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Zimbabwe

Our work in Zimbabwe includes examining people for eye conditions, as well as helping to carry out sight-saving cataract operations.

A group of children standing, some have their arms over other children.

Untreated cataracts are a major cause of blindness in Zimbabwe, and eye diseases such as trachoma are endemic in many areas of the country.

Sightsavers first started working in Zimbabwe in the 1950s: we were the founding member of Zimbabwe Council for the Blind, thanks to Sightsavers founder Sir John Wilson. Today, we aim to reduce avoidable blindness in the country by carrying out cataract operations and helping people to access essential eye health services. We help to train ophthalmic nurses, ophthalmologists and health staff, and provide medical equipment to improve the quality of eye surgery in district hospitals.

Sightsavers’ work in Zimbabwe is aligned with the UN’s Global Goals, a set of targets to end poverty, protect the planet and ensure prosperity for all. To monitor progress towards the goals, governments are encouraged to undertake a voluntary national review: in the video below, Sightsavers Zimbabwe programme manager Peter Bare speaks about our involvement in the national review process.

At a glance

Total population
  • 16.1 million

  • What we focus on
  • Cataracts
  • Trachoma

    Key programmes
  • Cataract surgery
  • Trachoma Mapping Project

  • Your donation could help to protect sight

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    More from eastern Africa

    A woman has her eyes examined by a health worker, who shines a torch into her eye.
    Sightsavers Reports

    Namakau’s story

    Namakau, from Zambia, has had trachoma for decades and is now irreversibly blind. A fear of modern medicine had stopped her from seeking treatment.

    A village screening by Dr Ndalela under a tree.
    Sightsavers from the field

    Sightsavers in Zambia: protecting rural communities from trachoma

    Sightsavers’ Tom Hodgson travelled to Zambia to see how eye surgeon Mr Ndalela is saving sight by diagnosing and treating people for trachoma.

    Two medical staff clean eyes of men in traditional african dress.
    Sightsavers from the field

    November updates: highlights from around the world

    News about a programme that has distributed more than 137,000 pairs of glasses across eight countries. Plus updates from Guinea, Cote d’Ivoire, Mozambique and more.

    Mwiza looks sad as he sits outside his home.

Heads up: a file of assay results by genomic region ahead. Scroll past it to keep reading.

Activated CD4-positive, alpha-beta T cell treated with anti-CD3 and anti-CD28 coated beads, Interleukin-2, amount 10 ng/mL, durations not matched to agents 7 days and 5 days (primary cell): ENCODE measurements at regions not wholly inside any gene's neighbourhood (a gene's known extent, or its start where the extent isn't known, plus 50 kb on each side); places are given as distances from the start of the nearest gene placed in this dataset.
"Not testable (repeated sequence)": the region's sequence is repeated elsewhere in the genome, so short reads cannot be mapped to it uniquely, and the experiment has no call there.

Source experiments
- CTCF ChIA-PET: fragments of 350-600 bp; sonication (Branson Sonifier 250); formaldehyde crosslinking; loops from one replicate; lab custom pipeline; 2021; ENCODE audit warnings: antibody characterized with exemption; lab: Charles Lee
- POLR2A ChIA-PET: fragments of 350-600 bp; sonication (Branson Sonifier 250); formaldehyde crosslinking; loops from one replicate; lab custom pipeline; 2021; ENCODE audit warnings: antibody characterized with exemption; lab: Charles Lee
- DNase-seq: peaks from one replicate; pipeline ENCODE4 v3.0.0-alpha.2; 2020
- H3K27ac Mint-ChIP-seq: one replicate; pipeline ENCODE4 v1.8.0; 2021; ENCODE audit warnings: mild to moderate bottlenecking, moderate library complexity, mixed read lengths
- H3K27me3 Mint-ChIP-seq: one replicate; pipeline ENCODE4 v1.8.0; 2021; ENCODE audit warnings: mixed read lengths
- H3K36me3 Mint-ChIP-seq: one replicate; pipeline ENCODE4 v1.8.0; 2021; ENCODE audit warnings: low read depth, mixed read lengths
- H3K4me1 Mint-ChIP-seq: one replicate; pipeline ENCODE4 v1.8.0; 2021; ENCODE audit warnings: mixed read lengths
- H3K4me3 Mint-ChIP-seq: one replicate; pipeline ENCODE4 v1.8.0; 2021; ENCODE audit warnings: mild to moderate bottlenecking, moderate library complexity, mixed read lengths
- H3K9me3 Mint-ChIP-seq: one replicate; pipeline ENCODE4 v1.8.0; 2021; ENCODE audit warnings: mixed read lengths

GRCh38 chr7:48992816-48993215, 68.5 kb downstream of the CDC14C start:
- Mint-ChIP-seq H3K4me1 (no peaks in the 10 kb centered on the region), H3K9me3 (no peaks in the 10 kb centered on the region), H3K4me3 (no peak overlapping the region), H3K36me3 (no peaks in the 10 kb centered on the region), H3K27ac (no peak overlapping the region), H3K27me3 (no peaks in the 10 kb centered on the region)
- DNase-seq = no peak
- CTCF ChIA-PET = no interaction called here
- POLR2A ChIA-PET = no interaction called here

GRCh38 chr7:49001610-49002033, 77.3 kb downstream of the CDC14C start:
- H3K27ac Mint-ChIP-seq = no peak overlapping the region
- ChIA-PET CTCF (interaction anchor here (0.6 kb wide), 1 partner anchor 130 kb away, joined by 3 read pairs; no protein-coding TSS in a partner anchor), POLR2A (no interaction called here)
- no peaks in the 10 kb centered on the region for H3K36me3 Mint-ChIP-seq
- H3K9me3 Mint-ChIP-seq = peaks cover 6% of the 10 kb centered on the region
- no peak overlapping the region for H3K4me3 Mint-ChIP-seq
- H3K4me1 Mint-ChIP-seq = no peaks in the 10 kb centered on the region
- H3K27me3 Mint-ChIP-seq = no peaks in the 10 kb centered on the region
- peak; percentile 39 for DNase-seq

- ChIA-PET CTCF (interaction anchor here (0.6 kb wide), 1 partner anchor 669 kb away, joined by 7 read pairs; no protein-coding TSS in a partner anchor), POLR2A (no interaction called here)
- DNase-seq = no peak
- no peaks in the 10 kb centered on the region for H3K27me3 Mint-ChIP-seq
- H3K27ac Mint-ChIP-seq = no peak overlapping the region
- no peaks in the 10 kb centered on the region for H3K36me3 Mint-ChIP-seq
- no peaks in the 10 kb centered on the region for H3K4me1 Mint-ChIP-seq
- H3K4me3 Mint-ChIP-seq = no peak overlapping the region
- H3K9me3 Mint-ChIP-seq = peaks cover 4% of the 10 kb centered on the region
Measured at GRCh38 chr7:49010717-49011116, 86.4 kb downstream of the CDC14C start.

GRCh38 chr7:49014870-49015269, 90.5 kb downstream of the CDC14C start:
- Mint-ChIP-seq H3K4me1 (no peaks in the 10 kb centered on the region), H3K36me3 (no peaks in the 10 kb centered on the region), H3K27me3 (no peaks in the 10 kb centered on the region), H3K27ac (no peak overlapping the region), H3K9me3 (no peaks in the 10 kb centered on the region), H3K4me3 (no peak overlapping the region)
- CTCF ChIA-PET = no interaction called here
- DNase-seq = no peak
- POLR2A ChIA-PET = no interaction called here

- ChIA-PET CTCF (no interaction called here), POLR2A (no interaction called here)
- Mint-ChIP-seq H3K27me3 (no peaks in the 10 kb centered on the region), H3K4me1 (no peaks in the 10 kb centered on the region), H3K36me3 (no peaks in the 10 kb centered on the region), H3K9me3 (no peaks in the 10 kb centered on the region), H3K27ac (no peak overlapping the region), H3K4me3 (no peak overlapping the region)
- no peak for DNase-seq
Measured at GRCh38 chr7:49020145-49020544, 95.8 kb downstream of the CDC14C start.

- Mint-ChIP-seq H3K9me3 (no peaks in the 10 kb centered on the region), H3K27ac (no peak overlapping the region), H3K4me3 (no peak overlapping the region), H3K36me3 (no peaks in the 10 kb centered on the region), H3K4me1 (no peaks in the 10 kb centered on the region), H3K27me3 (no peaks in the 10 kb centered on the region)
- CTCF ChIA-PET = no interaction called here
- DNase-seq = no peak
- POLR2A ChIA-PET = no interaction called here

Sightsavers Reports

    Mwiza’s story

    Mwiza, like many eight-year-olds, loves soccer and playing with his best friend. But he has trachoma: without treatment, he risks losing his sight.

    Villagers gather round to have their eyes checked.
    Sightsavers from the field

    Saving sight in Zambia’s most remote regions

    Sightsavers’ Caitlin Maslen travelled with an outreach team as they visited an isolated village to treat people with trachoma.

    A group of patients in Kenya smile and laugh following their cataract surgery.
    Sightsavers from the field

    October updates: highlights from around the world

    In October, celebrations took place in many of Sightsavers' programme countries to mark World Sight Day. Plus news from Kenya, Mozambique and more.

    A man smiles, wearing a yellow Sightsavers tshirt.
    Sightsavers Reports

    Givemore’s story

    Ophthalmic nurse Givemore travels to remote communities in Zimbabwe to examine people for signs of trachoma. He wants to make sure everyone is treated so their sight can be saved.

    Augusto and his grandchildren smile and wave at the camera.
    Sightsavers Reports

    Augusto’s story

    Augusto, who had both cataracts and trachoma, struggled to get medical help because of his disability. But Sightsavers’ inclusive healthcare approach enabled him to be treated.

    Felix in a white coat sitting behind some ophthalmology equipment.
    Sightsavers from the field

    September highlights: updates from around the world

    News from Zambia, where Sightsavers helped Felix to gain his ophthalmology diploma. Plus news from Guinea, Togo and more.

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